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Easy homemade ice cream

We’ve got cool recipes to get you through the hot months

August 27, 2019
By JEAN PICARD - GRIT Magazine , Farm News

By JEAN PICARD

GRIT Magazine

Ice cream is the quintessential summer dessert, and if it's homemade, it's even better! Whether you use an old-fashioned, hand-cranked churn with ice and rock salt or a pre-chilled canister models, you can make delicious ice cream and frozen yogurt that outshine the best store-bought.

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-GRIT?Magazine photo by Lori Dunn

Fudge ripple ice cream can be made with ingredients most people have on hand.

The manual and electric bucket-style ice cream makers that require ice and rock salt have a greater capacity than the countertop gel-canister models, and they have the added advantage of nostalgia. Can't you just envision your extended family taking turns at the crank while hanging out on the covered porch on a lazy afternoon?

The pre-chilled canister ice cream makers usually have a capacity of just 1 to 2 quarts, ideal for smaller families. Though there is no need to go out for ice and rock salt, the gel-filled canister must be placed in the freezer 24 hours ahead of time. Some people simply store it in the freezer so it's ready to go at all times. Those who wish to make a greater quantity, or more than one flavor, can purchase an extra canister for their machine.

Simplest of all, though very expensive, are the self-cooled fully automatic units that require nothing more than plugging in to electricity.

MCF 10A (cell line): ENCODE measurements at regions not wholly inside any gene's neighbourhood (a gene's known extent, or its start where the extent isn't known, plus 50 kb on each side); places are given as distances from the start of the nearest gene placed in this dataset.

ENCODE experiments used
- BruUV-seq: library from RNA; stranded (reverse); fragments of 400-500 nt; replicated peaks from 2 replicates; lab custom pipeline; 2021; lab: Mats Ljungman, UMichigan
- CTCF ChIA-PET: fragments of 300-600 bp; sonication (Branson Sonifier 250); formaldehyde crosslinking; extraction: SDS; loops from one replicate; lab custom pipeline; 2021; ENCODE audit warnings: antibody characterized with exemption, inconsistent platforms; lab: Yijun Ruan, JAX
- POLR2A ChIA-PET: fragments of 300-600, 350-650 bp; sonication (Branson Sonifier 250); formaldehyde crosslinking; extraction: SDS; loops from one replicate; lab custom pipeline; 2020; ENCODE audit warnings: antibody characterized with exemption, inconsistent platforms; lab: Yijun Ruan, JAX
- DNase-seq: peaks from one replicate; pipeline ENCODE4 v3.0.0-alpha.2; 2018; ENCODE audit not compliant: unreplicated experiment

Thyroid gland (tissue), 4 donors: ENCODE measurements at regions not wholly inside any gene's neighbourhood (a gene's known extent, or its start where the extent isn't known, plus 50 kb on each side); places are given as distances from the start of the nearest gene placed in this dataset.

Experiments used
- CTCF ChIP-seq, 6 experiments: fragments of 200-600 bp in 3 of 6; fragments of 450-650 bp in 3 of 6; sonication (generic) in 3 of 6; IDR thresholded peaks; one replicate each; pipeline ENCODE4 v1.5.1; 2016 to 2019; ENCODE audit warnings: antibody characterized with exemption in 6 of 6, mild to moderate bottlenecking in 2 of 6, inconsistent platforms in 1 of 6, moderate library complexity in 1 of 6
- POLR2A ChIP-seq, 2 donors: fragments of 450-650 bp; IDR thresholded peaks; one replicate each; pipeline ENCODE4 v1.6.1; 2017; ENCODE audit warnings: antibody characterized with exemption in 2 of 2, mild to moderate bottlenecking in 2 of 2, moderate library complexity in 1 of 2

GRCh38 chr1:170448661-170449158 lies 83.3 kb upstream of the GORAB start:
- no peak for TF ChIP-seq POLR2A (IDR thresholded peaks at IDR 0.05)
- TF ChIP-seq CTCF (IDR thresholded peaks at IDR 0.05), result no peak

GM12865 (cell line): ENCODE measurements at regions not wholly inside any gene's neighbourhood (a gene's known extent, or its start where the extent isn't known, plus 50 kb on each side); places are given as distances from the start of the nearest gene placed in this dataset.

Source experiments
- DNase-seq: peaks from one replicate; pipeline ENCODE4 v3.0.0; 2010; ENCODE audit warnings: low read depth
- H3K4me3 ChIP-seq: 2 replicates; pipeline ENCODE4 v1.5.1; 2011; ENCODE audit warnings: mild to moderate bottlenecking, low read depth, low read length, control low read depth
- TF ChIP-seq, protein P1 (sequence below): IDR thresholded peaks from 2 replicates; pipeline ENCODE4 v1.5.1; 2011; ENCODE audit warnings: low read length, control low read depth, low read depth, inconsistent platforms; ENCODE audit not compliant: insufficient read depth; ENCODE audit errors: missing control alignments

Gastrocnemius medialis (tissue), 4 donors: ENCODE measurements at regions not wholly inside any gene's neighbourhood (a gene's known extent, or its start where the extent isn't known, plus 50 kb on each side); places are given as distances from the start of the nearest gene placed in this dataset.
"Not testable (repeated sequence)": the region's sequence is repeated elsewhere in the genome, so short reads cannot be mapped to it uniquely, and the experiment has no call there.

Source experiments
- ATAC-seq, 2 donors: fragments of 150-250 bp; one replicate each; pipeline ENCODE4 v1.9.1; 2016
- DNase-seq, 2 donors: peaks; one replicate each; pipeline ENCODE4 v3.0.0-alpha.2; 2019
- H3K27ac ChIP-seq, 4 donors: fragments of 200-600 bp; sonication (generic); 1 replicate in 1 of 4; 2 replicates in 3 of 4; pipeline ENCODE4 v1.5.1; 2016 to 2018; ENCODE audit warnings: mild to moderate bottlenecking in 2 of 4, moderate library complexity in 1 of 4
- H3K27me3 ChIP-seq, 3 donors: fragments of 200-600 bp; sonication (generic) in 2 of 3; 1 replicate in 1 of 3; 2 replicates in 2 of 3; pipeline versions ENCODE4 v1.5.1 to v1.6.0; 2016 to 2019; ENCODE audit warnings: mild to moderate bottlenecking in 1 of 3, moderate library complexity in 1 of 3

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Both styles of ice cream, American (also called Philadelphia) and French, are delectable. American-style is simply milk, cream, sugar, and flavorings, and it is uncooked, so some find the flavor more "pure." French-style ice cream contains egg yolks and starts with a cooked custard base, making a finished product that some people think is smoother, richer, and silkier.

The following recipes were developed with the smaller capacity countertop models in mind. Those who have a 3- or 4-quart machine can simply double the recipes.

Simple vanilla ice cream

If you prefer an uncooked, egg-free ice cream, you will find this one pure in flavor as well as easy to make. While it's more difficult to scoop straight from the freezer than a custard-based ice cream, this ice cream has a rich and creamy texture once it reaches scooping temperature.

1 cup milk, whole or reduced fat

2/3 cup sugar

2 teaspoons vanilla extract

Pinch salt

2 cups heavy whipping cream

In medium bowl (use 2-quart glass measure to make pouring into the machine easier), whisk together milk, sugar, vanilla, and salt until sugar is thoroughly dissolved. Stir in heavy cream. Cover and refrigerate for at least 4 hours or overnight.

Freeze in ice cream maker according to manufacturer's instructions.

Transfer soft ice cream to freezer-safe airtight container. Place in freezer for at least 4 hours. If it is too hard when you're ready to use it, let stand at room temperature for 15 minutes for easier scooping. Yields about 5 cups.

French vanilla ice cream

Still easy to make, but with an extra step or two, this ice cream has the added richness of egg yolks and is easier to scoop straight from the freezer.

3 large egg yolks

2/3 cup sugar

1/8 teaspoon salt

3/4 cup hot milk

3/4 cup cold milk

2 teaspoons vanilla extract

1/2 cup heavy whipping cream

In bottom pan of double boiler, heat 1 inch of water to a gentle simmer. In top pan of double boiler, whisk together egg yolks, sugar, and salt until well blended.

Gradually whisk in hot milk and cook over hot but not boiling water, stirring constantly, until mixture thickens and registers between 160 and 170 F; do not boil. Stir in cold milk.